Looking at the plans, it would not be necessary to demolish the remaining outside walls on the north and east sides of the Palace of Industry building to facilitate the access, lighting and all of the car parking spaces which Quintain are seeking. Only a small part of the outside walls at the north-west corner would need to be demolished, to allow access from Fulton Road. I have therefore written to Quintain and their planning agent, asking them to amend their plans so that these historic walls remain standing to their full height until they are ready to construct the proposed shopping centre which is planned for a later phase of the Wembley City redevelopment.
You may think I am getting sentimental in my old age, but much as I've been happy to see the back of the British Empire, I would regret seeing the erasure of any trace of the British Empire Exhibition. It represented something in terms of wide world horizons, trade and the development of industry. Apparently the Palace of Industry even housed a working bread factory, showing off mass production and industrialised baking when it seemed the "greatest thing since sliced bread" was er...more sliced bread,If you would like to add your support for the walls (not physically, as their ferro-concrete construction means that they can stand up by themselves!) please go to the Brent Planning website at: LINK then use the "Comment on this Planning Application" link. Alternatively, please send an email, quoting the reference number 12/3361, to David Glover, the Brent Case Officer dealing with the application, at: email@example.com . Thank you.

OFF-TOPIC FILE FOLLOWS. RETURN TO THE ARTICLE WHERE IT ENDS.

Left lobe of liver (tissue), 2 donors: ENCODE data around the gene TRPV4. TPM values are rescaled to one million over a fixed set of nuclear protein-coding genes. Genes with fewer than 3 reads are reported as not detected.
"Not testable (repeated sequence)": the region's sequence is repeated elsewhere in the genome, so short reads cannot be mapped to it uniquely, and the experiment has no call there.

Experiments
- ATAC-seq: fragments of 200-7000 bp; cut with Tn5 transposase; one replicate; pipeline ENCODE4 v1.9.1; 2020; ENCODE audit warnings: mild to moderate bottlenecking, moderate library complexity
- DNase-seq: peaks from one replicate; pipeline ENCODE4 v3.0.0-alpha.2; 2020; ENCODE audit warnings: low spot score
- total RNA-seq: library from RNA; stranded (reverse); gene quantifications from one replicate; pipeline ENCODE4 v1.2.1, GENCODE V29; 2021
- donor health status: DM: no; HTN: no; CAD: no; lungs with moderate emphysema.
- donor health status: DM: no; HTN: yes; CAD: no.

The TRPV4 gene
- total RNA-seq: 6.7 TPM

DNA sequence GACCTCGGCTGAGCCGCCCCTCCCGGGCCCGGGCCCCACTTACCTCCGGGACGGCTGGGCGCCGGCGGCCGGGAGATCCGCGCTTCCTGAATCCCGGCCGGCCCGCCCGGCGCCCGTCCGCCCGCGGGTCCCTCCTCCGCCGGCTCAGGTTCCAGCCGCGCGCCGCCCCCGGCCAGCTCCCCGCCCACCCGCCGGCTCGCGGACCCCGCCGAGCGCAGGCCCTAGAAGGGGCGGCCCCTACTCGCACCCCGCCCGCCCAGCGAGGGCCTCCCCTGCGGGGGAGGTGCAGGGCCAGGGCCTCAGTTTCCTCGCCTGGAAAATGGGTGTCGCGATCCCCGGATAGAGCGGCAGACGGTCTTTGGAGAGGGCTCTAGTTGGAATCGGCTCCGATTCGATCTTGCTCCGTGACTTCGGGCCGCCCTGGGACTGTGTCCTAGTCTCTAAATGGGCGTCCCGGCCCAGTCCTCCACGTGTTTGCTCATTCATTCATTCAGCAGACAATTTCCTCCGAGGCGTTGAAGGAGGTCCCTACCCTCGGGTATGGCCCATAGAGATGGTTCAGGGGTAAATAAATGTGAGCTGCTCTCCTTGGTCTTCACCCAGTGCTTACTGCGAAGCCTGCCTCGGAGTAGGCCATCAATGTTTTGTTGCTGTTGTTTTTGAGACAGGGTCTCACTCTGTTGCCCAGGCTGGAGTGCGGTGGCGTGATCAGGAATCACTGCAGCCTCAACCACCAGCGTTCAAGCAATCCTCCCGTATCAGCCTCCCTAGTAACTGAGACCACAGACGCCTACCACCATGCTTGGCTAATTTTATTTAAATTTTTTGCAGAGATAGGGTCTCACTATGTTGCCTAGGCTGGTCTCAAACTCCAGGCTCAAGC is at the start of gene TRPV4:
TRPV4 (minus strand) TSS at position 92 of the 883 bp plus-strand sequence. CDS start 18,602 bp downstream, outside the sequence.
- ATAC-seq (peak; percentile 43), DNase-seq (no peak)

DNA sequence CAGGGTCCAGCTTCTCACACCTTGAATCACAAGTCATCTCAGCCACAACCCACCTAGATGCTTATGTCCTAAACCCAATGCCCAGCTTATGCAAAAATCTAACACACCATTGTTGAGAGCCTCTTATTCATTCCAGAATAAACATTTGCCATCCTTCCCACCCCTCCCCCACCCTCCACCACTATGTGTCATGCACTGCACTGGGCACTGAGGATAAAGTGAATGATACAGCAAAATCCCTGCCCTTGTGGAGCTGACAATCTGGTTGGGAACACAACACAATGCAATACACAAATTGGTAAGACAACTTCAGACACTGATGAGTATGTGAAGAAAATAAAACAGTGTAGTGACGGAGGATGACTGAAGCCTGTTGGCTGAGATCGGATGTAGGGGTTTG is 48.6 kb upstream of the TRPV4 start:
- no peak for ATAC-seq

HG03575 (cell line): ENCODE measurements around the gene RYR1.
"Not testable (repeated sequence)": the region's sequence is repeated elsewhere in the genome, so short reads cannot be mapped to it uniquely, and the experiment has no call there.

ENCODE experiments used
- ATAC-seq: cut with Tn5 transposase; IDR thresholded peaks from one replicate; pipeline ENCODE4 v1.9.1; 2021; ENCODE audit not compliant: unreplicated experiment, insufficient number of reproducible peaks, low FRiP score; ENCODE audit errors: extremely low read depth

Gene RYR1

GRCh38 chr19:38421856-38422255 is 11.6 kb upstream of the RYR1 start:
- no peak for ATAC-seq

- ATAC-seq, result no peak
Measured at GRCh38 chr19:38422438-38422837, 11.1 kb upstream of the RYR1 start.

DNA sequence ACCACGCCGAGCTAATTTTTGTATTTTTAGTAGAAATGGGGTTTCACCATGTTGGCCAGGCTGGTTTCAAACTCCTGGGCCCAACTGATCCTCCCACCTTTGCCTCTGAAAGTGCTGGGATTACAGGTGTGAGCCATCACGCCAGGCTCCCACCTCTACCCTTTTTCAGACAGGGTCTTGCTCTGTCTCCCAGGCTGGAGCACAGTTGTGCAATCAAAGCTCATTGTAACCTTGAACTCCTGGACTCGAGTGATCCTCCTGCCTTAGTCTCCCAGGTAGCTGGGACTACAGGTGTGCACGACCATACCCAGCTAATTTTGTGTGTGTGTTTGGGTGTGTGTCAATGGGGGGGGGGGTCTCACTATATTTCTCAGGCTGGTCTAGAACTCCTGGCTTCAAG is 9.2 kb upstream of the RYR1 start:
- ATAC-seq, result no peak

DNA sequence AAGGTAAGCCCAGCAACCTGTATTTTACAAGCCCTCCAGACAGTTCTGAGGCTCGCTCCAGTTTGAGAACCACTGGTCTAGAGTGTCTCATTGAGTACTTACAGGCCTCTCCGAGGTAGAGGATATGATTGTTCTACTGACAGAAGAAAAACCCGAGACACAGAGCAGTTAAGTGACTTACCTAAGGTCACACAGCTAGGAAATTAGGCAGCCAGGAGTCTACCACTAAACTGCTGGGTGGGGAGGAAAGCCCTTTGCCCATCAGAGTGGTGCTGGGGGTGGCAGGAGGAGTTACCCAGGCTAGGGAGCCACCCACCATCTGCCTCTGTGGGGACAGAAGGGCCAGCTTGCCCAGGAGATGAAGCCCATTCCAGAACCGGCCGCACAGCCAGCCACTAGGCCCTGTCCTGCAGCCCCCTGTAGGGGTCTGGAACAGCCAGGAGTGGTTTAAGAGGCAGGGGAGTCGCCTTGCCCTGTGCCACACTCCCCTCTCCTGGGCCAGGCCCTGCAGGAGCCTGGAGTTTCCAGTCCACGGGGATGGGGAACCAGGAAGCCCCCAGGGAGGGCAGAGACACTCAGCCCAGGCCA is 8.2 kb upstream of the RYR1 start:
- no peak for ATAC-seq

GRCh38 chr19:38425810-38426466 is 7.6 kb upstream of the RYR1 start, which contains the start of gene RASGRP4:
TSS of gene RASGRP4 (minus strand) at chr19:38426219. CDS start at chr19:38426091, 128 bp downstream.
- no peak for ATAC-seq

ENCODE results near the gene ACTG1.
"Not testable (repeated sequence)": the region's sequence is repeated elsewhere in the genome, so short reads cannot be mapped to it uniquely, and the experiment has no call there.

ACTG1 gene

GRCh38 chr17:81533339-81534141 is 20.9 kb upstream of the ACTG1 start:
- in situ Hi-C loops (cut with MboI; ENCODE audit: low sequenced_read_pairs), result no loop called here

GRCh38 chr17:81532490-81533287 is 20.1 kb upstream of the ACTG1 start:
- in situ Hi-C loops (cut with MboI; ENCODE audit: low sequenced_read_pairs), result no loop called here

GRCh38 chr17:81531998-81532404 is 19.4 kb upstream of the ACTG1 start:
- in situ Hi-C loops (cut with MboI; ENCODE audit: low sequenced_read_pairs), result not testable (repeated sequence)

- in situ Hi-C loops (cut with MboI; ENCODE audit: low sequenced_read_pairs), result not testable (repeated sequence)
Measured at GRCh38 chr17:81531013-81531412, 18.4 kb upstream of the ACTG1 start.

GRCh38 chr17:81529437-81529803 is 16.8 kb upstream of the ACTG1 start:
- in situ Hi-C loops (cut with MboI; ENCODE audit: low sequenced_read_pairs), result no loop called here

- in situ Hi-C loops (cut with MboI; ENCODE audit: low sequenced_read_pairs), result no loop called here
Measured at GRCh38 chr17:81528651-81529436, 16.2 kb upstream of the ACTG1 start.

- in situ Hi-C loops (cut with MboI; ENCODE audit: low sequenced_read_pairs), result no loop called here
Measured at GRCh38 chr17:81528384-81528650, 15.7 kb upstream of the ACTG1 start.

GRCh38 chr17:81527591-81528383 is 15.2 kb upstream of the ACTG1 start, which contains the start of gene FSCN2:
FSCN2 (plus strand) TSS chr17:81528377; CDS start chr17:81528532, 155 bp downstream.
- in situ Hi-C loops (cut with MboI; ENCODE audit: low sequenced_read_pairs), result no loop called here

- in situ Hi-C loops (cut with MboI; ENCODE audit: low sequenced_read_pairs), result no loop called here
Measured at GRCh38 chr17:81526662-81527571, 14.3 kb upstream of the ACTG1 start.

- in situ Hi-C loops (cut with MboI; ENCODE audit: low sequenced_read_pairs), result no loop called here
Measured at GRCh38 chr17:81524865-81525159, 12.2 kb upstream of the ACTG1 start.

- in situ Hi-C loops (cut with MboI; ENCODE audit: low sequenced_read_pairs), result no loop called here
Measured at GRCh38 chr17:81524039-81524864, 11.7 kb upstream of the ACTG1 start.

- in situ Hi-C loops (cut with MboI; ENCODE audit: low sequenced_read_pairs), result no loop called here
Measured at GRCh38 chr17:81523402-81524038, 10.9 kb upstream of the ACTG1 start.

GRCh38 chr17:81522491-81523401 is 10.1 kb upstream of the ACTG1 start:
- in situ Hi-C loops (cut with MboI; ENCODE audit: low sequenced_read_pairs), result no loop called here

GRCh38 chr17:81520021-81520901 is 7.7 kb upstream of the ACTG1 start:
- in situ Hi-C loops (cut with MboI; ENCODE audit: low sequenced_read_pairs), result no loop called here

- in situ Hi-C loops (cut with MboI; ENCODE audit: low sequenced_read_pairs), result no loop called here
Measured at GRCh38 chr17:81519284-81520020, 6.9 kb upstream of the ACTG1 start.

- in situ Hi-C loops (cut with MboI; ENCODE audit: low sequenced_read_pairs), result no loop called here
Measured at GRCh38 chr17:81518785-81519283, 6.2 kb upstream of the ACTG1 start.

For young people growing up in Brent those ferro-concrete walls are a history lesson of an empire that seemed designed to last, and of the wealth their ancestors produced, whether here in London, in Britain, or the far corners of that empire. That's heritage.
Besides, the council planning documents I have seen speak optimistically of making Wembley a centre for cultural events and tourism. And I can't see tourist buses pulling up just so visitors can look at the car park.